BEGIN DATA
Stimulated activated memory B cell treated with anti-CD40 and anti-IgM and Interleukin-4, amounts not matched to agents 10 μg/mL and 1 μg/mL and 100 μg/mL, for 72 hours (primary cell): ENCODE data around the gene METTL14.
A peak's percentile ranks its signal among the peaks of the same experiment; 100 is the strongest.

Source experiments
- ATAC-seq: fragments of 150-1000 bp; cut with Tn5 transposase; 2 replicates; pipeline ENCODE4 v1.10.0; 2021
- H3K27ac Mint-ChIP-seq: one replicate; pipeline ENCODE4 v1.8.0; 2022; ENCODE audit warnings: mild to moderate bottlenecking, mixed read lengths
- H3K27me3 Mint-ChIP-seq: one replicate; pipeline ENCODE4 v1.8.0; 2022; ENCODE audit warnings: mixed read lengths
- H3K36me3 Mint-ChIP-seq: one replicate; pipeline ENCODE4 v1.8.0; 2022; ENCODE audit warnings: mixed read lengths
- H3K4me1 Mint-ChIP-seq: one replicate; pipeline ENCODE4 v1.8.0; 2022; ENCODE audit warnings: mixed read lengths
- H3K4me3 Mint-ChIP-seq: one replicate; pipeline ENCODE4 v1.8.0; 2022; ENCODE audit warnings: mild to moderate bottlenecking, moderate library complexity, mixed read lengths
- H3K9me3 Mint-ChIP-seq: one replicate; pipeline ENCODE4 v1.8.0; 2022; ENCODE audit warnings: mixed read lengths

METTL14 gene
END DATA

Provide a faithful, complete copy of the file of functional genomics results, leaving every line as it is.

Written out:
Stimulated activated memory B cell treated with anti-CD40 and anti-IgM and Interleukin-4, amounts not matched to agents 10 μg/mL and 1 μg/mL and 100 μg/mL, for 72 hours (primary cell): ENCODE data around the gene METTL14.
A peak's percentile ranks its signal among the peaks of the same experiment; 100 is the strongest.

Source experiments
- ATAC-seq: fragments of 150-1000 bp; cut with Tn5 transposase; 2 replicates; pipeline ENCODE4 v1.10.0; 2021
- H3K27ac Mint-ChIP-seq: one replicate; pipeline ENCODE4 v1.8.0; 2022; ENCODE audit warnings: mild to moderate bottlenecking, mixed read lengths
- H3K27me3 Mint-ChIP-seq: one replicate; pipeline ENCODE4 v1.8.0; 2022; ENCODE audit warnings: mixed read lengths
- H3K36me3 Mint-ChIP-seq: one replicate; pipeline ENCODE4 v1.8.0; 2022; ENCODE audit warnings: mixed read lengths
- H3K4me1 Mint-ChIP-seq: one replicate; pipeline ENCODE4 v1.8.0; 2022; ENCODE audit warnings: mixed read lengths
- H3K4me3 Mint-ChIP-seq: one replicate; pipeline ENCODE4 v1.8.0; 2022; ENCODE audit warnings: mild to moderate bottlenecking, moderate library complexity, mixed read lengths
- H3K9me3 Mint-ChIP-seq: one replicate; pipeline ENCODE4 v1.8.0; 2022; ENCODE audit warnings: mixed read lengths

METTL14 gene